[Show abstract][Hide abstract] ABSTRACT: The small heat shock protein HSPB1 is a multifunctional, α-crystallin-based protein that has been shown to be neuroprotective in animal models of motor neuron disease and peripheral nerve injury. Missense mutations in HSPB1 result in axonal Charcot-Marie-Tooth disease with minimal sensory involvement (CMT2F) and distal hereditary motor neuropathy type 2 (dHMN-II). These disorders are characterized by a selective loss of motor axons in peripheral nerve resulting in distal muscle weakness and often severe disability. To investigate the pathogenic mechanisms of HSPB1 mutations in motor neurons in vivo, we have developed and characterized transgenic PrP-HSPB1 and PrP-HSPB1(R136W) mice. These mice express the human HSPB1 protein throughout the nervous system including in axons of peripheral nerve. Although both mouse strains lacked obvious motor deficits, the PrP-HSPB1(R136W) mice developed an age-dependent motor axonopathy. Mutant mice showed axonal pathology in spinal cord and peripheral nerve with evidence of impaired neurofilament cytoskeleton, associated with organelle accumulation. Accompanying these findings, increases in the number of Schmidt-Lanterman incisures, as evidence of impaired axon-Schwann cell interactions, were present. These observations suggest that overexpression of HSPB1(R136W) in neurons is sufficient to cause pathological and electrophysiological changes in mice that are seen in patients with hereditary motor neuropathy.
Neurobiology of Disease 04/2012; 47(2):163-73. DOI:10.1016/j.nbd.2012.03.035 · 5.08 Impact Factor
[Show abstract][Hide abstract] ABSTRACT: Idiopathic peripheral neuropathy is common and likely due to genetic factors that are not detectable using standard linkage analysis. We initiated a candidate gene approach to study the genetic influence of the small heat shock protein (sHSP) gene family on an axonal motor and motor/sensory neuropathy patient population.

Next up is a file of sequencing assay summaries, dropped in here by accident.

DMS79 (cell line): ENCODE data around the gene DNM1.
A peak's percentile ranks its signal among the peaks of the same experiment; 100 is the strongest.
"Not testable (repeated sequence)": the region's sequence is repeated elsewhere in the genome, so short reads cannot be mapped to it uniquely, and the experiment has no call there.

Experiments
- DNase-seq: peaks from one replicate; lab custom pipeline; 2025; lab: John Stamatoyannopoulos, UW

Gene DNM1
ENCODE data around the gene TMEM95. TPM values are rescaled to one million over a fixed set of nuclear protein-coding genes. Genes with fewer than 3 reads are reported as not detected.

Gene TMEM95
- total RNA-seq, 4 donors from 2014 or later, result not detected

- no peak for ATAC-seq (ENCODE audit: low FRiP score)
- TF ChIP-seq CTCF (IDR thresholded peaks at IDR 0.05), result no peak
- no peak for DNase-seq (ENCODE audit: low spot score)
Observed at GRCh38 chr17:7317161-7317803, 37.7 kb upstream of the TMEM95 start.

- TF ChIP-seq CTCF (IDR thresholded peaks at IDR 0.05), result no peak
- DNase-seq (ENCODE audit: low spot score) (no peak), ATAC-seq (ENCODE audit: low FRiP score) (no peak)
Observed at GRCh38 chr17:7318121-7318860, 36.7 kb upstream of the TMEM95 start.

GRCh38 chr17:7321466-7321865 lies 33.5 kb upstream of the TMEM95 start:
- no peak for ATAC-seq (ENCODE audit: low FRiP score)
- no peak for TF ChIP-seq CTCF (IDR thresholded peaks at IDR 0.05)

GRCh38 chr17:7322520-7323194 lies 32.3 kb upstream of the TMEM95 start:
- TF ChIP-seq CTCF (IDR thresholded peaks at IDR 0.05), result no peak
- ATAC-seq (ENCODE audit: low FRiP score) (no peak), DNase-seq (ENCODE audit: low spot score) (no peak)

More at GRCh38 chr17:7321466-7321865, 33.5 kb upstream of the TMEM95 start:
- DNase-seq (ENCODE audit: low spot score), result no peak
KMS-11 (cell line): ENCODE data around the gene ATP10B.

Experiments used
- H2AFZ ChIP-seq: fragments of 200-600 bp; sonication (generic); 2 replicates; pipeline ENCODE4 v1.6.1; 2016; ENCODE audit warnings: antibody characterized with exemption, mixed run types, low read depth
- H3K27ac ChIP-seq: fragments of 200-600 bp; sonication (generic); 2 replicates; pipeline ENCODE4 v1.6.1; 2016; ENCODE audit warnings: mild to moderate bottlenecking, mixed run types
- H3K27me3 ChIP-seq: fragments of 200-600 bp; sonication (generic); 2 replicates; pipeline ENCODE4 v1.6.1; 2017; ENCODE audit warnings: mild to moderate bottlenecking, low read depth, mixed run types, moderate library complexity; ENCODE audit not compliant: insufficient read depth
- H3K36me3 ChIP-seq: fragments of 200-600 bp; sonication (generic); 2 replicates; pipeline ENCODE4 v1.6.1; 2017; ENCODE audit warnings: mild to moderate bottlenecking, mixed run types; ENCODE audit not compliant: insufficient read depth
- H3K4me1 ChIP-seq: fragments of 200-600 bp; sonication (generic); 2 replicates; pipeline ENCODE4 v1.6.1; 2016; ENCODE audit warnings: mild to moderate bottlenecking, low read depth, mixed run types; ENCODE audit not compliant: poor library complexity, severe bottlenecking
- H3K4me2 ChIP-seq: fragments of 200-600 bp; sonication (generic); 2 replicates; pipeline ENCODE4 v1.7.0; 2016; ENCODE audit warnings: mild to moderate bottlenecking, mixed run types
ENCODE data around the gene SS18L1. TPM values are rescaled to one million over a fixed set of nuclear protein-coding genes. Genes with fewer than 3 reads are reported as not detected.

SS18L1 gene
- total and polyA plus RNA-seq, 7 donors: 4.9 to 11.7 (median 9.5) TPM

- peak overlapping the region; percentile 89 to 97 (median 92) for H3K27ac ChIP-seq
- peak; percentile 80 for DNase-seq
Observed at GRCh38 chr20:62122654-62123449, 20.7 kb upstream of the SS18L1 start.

The promoter region and all exonic and intronic sequences of the 10 sHSP genes (HSPB1-HSPB10) were screened in a cohort of presumed nonacquired, axonal motor and motor/sensory neuropathy patients seen at the Ohio State University Neuromuscular Clinic.
A missense mutation in the gene encoding small heat shock protein B3 (HSPB3, also called HSP27, protein 3) was discovered in 2 siblings with an asymmetric axonal motor neuropathy. Electrophysiologic studies revealed an axonal, predominantly motor, length-dependent neuropathy. The mutation, HSPB3(R7S), is located in the N-terminal domain and involves the loss of a conserved arginine.
The discovery of an HSPB3 mutation associated with an axonal motor neuropathy using a candidate gene approach supports the notion that the small heat shock protein gene family coordinately plays an important role in motor neuron viability.